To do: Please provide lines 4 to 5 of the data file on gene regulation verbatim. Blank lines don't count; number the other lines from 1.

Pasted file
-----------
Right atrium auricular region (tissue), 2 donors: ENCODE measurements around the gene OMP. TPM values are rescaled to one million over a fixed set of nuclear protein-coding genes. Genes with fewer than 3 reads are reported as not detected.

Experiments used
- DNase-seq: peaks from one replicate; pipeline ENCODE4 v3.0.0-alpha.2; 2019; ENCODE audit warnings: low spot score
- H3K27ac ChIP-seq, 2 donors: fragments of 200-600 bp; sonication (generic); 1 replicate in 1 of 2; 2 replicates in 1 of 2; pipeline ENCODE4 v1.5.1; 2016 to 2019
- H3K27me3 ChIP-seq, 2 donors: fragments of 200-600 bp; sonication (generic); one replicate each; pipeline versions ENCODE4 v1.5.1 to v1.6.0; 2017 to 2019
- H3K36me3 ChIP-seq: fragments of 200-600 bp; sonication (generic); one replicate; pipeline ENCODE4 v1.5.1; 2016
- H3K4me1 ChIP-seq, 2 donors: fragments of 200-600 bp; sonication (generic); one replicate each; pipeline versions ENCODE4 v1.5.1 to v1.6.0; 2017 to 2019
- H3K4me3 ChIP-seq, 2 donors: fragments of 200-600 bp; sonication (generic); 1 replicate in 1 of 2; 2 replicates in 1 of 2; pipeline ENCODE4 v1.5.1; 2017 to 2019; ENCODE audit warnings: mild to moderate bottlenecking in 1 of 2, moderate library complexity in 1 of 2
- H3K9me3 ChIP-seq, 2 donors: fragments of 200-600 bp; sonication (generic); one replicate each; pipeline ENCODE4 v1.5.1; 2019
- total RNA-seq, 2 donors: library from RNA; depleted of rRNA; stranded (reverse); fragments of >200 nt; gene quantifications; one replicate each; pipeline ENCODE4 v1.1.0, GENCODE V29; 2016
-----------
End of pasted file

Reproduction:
- H3K27ac ChIP-seq, 2 donors: fragments of 200-600 bp; sonication (generic); 1 replicate in 1 of 2; 2 replicates in 1 of 2; pipeline ENCODE4 v1.5.1; 2016 to 2019
- H3K27me3 ChIP-seq, 2 donors: fragments of 200-600 bp; sonication (generic); one replicate each; pipeline versions ENCODE4 v1.5.1 to v1.6.0; 2017 to 2019